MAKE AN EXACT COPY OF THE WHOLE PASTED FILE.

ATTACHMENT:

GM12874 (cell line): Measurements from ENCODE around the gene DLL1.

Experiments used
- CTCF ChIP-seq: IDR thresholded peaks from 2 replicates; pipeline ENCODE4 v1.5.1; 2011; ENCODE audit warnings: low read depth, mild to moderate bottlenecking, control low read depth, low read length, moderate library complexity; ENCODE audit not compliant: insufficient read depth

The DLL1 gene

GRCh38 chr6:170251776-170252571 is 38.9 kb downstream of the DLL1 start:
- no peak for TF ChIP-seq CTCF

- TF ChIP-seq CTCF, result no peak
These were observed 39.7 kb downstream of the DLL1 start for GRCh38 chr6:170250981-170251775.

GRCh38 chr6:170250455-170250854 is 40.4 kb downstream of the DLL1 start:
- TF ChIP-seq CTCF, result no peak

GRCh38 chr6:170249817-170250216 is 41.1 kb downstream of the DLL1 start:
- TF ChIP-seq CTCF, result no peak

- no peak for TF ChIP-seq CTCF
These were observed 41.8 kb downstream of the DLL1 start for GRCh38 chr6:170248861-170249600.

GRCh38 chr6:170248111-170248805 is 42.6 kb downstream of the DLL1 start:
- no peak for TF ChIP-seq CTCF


GM12874 (cell line): Measurements from ENCODE around the gene DLL1.

Experiments used
- CTCF ChIP-seq: IDR thresholded peaks from 2 replicates; pipeline ENCODE4 v1.5.1; 2011; ENCODE audit warnings: low read depth, mild to moderate bottlenecking, control low read depth, low read length, moderate library complexity; ENCODE audit not compliant: insufficient read depth

The DLL1 gene

GRCh38 chr6:170251776-170252571 is 38.9 kb downstream of the DLL1 start:
- no peak for TF ChIP-seq CTCF

- TF ChIP-seq CTCF, result no peak
These were observed 39.7 kb downstream of the DLL1 start for GRCh38 chr6:170250981-170251775.

GRCh38 chr6:170250455-170250854 is 40.4 kb downstream of the DLL1 start:
- TF ChIP-seq CTCF, result no peak

GRCh38 chr6:170249817-170250216 is 41.1 kb downstream of the DLL1 start:
- TF ChIP-seq CTCF, result no peak

- no peak for TF ChIP-seq CTCF
These were observed 41.8 kb downstream of the DLL1 start for GRCh38 chr6:170248861-170249600.

GRCh38 chr6:170248111-170248805 is 42.6 kb downstream of the DLL1 start:
- no peak for TF ChIP-seq CTCF